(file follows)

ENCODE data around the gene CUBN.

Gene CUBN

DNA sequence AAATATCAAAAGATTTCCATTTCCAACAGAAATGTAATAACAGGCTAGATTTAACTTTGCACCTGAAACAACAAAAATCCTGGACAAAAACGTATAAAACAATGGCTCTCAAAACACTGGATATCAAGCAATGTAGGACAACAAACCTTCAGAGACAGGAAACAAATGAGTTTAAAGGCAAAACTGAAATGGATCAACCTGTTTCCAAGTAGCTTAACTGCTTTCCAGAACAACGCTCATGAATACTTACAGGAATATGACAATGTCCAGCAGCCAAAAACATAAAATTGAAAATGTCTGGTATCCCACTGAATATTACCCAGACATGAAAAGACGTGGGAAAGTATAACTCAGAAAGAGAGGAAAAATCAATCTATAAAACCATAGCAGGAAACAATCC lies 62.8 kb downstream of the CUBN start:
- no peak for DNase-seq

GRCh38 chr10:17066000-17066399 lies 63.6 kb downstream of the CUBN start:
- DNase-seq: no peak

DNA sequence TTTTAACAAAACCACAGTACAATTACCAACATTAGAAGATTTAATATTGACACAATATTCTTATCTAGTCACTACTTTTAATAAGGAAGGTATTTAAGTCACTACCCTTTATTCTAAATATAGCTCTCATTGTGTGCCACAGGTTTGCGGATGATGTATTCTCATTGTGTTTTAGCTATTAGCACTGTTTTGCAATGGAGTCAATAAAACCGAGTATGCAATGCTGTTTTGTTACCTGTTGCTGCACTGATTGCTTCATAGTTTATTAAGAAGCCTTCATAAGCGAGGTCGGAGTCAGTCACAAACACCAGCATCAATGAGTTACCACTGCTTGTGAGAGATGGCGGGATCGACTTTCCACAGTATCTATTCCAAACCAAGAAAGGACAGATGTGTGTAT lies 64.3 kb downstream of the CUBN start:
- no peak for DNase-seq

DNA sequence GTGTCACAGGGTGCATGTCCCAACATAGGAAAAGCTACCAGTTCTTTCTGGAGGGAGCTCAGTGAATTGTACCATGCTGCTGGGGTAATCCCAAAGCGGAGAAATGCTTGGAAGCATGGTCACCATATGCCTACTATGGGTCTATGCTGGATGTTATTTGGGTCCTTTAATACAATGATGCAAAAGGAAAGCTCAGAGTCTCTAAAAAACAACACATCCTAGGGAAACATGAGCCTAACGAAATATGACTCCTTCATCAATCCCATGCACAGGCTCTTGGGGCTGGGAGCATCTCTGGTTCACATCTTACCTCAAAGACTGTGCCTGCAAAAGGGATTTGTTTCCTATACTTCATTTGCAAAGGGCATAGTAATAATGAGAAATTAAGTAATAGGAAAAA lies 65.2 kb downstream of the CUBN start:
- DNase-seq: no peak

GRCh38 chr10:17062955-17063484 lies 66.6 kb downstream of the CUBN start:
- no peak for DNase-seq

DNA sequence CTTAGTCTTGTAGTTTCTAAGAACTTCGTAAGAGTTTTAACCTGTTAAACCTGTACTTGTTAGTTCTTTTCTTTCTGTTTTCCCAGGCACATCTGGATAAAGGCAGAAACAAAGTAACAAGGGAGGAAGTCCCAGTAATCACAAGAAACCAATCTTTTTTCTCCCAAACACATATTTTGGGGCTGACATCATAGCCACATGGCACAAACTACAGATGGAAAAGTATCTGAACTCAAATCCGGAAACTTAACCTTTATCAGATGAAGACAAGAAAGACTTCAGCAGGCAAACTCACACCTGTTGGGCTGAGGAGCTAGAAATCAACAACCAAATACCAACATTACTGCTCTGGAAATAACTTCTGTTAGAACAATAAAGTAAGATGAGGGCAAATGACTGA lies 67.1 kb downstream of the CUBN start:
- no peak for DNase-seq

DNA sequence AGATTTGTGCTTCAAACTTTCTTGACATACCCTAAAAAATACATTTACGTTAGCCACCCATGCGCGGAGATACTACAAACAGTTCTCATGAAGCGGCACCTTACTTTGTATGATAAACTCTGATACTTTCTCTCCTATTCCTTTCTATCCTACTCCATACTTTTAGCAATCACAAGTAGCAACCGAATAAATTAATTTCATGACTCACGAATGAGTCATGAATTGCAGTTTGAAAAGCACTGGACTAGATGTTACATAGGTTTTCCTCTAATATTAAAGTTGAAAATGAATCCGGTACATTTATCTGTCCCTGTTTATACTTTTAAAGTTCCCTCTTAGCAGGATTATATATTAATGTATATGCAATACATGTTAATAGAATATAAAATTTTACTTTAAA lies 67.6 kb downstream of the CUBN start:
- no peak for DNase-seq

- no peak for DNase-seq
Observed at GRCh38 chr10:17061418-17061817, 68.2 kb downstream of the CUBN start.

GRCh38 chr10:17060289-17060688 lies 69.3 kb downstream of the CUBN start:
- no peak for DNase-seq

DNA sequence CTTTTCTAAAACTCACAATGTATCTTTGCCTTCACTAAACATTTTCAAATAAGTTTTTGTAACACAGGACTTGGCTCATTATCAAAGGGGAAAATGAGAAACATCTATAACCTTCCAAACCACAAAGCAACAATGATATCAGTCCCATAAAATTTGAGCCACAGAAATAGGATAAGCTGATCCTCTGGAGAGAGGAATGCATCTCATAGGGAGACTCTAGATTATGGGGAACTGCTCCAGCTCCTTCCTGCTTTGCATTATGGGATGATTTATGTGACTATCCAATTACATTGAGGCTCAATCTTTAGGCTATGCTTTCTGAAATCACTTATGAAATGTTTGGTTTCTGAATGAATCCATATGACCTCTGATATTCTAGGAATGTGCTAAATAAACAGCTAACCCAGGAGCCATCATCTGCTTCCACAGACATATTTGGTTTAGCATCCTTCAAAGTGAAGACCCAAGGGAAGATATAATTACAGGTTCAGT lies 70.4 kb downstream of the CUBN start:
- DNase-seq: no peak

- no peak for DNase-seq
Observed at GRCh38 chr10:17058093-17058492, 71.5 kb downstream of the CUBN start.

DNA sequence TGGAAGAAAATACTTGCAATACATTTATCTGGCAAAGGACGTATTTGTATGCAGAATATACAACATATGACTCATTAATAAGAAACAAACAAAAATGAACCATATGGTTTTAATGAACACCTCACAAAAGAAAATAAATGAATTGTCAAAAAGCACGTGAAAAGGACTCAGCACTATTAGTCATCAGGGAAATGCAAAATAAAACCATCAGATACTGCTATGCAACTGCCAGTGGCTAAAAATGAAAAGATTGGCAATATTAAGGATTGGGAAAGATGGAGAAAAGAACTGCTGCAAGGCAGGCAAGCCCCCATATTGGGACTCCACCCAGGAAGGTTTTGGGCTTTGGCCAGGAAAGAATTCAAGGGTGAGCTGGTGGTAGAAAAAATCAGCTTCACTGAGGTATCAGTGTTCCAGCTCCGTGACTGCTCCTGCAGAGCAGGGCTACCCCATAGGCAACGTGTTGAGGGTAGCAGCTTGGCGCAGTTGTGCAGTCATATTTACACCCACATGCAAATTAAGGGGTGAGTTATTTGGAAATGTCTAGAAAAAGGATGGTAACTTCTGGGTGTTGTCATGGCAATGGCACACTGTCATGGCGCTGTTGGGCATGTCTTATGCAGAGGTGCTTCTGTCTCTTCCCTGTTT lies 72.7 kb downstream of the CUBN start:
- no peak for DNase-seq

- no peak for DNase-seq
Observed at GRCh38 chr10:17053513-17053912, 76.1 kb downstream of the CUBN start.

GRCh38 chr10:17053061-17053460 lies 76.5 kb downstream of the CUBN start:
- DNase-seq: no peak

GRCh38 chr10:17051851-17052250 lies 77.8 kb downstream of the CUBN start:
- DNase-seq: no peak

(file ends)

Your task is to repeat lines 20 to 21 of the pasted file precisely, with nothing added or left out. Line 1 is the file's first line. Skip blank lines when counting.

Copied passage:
- no peak for DNase-seq

DNA sequence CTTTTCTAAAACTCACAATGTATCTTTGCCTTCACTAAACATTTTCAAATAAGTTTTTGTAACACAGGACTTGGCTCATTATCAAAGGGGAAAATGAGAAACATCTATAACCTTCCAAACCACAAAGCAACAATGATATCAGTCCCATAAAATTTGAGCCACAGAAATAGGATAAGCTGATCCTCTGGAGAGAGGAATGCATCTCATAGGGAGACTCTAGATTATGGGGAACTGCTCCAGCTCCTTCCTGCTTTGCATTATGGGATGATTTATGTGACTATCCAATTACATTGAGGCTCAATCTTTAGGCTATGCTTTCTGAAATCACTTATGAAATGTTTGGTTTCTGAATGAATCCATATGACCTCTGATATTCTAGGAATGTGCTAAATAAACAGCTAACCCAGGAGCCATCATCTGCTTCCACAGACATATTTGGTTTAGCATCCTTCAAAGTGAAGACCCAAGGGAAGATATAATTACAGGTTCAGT lies 70.4 kb downstream of the CUBN start: